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Today, the smallest feature sizes on integrated circuits are approximately 20 nanometers. It’s now fairly clear that CMOS will be further scaled,at least by about another factor of ½. However, we are already well into the region of diminishing returns from this historical scaling trend. For example, microprocessor clock speeds essentially saturated almost 10 years ago. Note that this is largely due to the challenge of heat-removal, which, of course, also reflects the fact that high-speed scaled CMOS now uses relatively more power.
Texas Instruments has been a member of the Semiconductor Research Corporation (SRC), supporting university research for over 25 years. Just this year, the SRC Focus Center Research Program, now called “STARnet,” and the SRC Nanoelectronics Research Initiative (NRI), both working on “beyond CMOS,” have been successfully recompeted for the next five years. In addition, some of the STARnet centers will also address new circuit and system techniques for better exploiting CMOS.
I’m looking forward to the discovery of new devices by NRI and STARnet that might be further developed by the semiconductor industry into practical technologies for supplementing and/or replacing CMOS in many applications. Of course, CMOS is a tough act to follow. It’s even possible that there isn’t anything that could be developed over the next few decades into a practical technology that would be significantly superior to CMOS in speed, power efficiency, and cost per function. This is largely because the field-effect transistors (FETs) that serve as the “switches” in CMOS logic are so elegantly simple and effective for controlling the flow of electric current. However, as the great breadth of research in NRI and STARnet indicates, we are definitely not idea-limited!
For example, one of the research threads aims to improve on the turn-off characteristics of the switch. Below the gate threshold voltage, FET current drops by an order of magnitude for at least 60 millivolts of drop in voltage on the gate. This turn-off rate is limited by the mechanism of thermionic emission for the flow of electrons from the source to the channel of the device. Research is underway on devices in which quantum tunneling through the source-channel barrier replaces thermionic emission over the barrier. The main challenge for such “tunneling” devices is to conduct sufficient current when the device is “on” (i.e., gate voltage above the threshold). In part, this is being addressed through using new channel materials – for example, graphene as a replacement for silicon. Graphene also plays a role in research on other potential “beyond CMOS” devices, and you can read more about it in the blog by Luigi Colombo.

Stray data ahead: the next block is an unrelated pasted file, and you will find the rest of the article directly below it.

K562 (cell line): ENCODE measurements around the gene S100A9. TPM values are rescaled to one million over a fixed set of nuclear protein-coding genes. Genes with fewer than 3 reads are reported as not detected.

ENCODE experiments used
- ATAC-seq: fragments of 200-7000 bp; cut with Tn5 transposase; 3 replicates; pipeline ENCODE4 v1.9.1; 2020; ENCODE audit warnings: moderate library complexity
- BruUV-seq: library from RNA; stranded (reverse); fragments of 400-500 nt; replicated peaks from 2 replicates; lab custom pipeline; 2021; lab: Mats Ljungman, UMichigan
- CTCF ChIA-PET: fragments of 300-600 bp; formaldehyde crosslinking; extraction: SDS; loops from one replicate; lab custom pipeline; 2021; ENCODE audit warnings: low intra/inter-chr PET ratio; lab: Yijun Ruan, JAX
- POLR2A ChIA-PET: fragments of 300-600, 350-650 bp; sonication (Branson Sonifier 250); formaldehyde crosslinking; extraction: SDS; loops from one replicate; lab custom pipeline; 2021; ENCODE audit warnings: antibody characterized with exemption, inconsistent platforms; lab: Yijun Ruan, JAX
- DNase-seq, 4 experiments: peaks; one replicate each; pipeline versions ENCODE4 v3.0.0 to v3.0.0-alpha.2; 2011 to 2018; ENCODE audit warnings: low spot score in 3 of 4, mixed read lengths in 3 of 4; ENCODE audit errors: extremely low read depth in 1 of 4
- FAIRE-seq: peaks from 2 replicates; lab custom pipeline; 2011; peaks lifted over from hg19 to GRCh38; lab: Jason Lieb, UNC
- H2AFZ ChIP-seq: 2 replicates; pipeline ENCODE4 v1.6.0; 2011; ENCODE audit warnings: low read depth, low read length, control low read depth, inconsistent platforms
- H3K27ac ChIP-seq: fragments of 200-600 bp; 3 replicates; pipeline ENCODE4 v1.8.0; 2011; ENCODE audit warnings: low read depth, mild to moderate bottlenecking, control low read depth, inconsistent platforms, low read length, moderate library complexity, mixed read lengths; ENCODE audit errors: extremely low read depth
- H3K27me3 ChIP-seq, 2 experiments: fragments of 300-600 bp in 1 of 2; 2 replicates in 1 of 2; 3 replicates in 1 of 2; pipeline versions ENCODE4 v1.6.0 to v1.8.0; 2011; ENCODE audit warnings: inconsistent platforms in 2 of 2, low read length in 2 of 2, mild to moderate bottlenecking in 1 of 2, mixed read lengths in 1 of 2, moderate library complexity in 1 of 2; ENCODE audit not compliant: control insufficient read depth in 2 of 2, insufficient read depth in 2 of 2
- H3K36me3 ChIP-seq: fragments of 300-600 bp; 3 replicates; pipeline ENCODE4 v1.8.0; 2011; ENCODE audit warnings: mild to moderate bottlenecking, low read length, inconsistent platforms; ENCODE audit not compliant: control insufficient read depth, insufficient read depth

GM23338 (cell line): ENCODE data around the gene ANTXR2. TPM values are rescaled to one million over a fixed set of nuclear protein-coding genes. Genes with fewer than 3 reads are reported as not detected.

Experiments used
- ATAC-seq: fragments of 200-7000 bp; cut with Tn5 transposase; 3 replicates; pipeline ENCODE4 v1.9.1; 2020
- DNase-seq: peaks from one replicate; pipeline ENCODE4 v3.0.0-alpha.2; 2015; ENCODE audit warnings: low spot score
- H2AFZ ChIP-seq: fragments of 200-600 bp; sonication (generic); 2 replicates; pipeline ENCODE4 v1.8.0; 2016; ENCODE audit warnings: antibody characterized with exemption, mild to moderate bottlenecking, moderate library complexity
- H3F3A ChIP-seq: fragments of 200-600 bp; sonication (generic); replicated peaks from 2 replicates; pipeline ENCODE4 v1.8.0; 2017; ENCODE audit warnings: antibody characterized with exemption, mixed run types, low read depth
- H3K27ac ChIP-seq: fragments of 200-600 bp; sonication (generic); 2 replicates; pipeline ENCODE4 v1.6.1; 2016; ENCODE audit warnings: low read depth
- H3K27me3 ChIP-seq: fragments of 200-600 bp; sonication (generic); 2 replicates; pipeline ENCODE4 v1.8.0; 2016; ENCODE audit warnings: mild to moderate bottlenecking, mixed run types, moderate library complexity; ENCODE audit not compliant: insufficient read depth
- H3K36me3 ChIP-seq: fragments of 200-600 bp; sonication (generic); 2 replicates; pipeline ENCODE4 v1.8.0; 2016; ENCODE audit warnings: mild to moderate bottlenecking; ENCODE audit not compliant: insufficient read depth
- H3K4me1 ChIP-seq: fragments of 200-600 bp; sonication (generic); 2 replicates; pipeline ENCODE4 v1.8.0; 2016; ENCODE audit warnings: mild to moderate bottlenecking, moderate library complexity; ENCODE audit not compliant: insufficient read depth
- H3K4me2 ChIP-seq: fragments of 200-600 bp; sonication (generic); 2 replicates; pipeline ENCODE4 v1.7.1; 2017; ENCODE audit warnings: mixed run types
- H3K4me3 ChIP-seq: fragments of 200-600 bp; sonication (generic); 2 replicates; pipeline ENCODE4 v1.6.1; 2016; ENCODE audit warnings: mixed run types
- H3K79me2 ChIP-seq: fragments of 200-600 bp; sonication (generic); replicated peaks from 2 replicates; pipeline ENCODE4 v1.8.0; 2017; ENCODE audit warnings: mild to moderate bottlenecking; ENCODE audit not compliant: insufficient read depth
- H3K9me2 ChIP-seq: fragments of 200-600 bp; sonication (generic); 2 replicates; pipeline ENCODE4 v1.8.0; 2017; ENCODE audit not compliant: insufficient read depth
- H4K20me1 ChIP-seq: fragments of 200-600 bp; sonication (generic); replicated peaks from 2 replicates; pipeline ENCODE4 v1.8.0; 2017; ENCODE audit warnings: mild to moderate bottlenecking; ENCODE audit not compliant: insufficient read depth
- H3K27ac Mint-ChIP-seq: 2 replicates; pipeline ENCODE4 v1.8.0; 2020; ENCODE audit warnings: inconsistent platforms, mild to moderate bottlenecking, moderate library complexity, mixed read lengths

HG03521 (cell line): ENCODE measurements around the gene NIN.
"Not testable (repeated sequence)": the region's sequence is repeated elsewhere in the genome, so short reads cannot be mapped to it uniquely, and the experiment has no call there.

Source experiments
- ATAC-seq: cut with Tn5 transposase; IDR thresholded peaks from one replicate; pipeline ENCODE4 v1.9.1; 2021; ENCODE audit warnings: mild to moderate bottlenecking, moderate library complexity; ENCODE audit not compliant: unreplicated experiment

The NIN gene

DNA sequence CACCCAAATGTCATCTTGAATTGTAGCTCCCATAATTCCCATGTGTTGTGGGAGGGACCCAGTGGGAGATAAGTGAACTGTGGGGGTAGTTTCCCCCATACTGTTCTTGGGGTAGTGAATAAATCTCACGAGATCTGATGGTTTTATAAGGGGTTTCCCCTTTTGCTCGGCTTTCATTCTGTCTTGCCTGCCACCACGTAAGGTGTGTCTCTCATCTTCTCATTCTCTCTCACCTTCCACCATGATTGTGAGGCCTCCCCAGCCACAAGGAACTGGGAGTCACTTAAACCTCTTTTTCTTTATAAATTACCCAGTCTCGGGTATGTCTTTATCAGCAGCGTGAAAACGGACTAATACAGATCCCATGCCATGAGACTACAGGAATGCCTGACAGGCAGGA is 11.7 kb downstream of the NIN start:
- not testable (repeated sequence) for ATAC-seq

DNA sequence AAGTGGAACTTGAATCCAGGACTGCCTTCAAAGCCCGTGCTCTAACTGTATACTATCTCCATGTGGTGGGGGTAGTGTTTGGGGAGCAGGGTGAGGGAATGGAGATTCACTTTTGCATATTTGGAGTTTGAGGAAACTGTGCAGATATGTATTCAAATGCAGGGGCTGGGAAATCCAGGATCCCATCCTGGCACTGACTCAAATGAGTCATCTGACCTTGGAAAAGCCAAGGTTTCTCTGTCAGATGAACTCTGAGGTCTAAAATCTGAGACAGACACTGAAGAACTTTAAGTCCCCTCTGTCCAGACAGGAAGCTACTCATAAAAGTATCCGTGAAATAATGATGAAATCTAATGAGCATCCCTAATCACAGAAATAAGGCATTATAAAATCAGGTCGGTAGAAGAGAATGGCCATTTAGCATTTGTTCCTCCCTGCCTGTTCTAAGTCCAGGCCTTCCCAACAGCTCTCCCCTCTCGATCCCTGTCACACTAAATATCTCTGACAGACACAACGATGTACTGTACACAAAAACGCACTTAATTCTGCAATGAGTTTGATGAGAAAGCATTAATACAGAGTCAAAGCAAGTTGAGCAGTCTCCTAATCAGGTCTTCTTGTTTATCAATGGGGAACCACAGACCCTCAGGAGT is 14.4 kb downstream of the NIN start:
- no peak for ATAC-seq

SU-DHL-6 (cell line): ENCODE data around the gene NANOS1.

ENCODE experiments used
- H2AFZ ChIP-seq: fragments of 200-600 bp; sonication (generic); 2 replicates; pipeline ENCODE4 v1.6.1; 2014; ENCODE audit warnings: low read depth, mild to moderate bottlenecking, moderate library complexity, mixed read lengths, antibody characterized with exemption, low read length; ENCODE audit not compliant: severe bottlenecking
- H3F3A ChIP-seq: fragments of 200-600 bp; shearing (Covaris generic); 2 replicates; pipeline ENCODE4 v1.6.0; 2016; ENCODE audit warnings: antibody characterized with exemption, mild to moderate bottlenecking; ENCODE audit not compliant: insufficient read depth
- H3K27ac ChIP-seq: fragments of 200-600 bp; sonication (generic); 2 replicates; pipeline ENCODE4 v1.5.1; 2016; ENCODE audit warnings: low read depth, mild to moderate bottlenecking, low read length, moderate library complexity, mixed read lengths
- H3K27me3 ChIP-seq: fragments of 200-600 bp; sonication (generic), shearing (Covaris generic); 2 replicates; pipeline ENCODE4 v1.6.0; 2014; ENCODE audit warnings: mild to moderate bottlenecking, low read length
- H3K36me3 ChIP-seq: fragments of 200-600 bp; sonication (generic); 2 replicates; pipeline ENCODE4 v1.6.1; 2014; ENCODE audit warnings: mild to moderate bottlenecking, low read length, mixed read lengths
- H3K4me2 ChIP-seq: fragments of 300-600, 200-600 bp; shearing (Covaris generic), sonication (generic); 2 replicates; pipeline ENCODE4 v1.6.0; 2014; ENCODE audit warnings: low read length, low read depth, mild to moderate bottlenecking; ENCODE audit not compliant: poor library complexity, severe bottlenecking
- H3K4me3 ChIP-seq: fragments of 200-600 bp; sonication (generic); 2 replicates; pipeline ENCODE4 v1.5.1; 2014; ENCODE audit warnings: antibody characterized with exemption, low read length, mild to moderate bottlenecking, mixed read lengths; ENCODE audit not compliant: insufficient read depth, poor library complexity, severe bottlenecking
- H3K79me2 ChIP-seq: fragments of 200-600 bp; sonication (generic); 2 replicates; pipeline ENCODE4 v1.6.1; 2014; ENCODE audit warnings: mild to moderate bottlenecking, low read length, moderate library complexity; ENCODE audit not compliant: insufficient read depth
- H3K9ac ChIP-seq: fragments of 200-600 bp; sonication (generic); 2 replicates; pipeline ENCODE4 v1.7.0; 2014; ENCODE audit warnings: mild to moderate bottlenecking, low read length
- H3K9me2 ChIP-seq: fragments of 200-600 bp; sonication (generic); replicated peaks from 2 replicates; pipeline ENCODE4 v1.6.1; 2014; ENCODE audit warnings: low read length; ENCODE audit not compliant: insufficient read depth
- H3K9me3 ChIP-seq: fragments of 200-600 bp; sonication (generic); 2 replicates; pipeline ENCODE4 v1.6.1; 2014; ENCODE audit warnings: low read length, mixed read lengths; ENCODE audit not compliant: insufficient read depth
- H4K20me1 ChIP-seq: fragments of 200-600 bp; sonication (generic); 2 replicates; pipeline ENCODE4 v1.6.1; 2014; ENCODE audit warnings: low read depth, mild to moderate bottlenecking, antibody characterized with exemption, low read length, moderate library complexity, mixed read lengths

Another promising area of research on superior electronic switches involves materials that are called “multiferroics.” This means that they exhibit more than one of the properties of ferromagnetism, ferroelectricity, and ferroelasticity. Many of these materials are perovskite transition-metal oxides. Those combining ferromagnetism and ferroelectricity offer the promise of controlling the flow of spin/magnetization with electric charge rather than with current-generated magnetic fields, which is a much less efficient process. Thus, for example, we can envision devices in which the flow of information is via waves of electron-spin-polarization rather than simply electric current. Research is also underway on devices in which the orientation of nanomagnets represents a logic state. Such devices represent a type of nonvolatile logic that retains its state even when no power is supplied. In this case, the main challenge is in making circuits that operate at high speed. Of course, speed versus power efficiency is almost always a major trade-off, even in non-electronic technologies!
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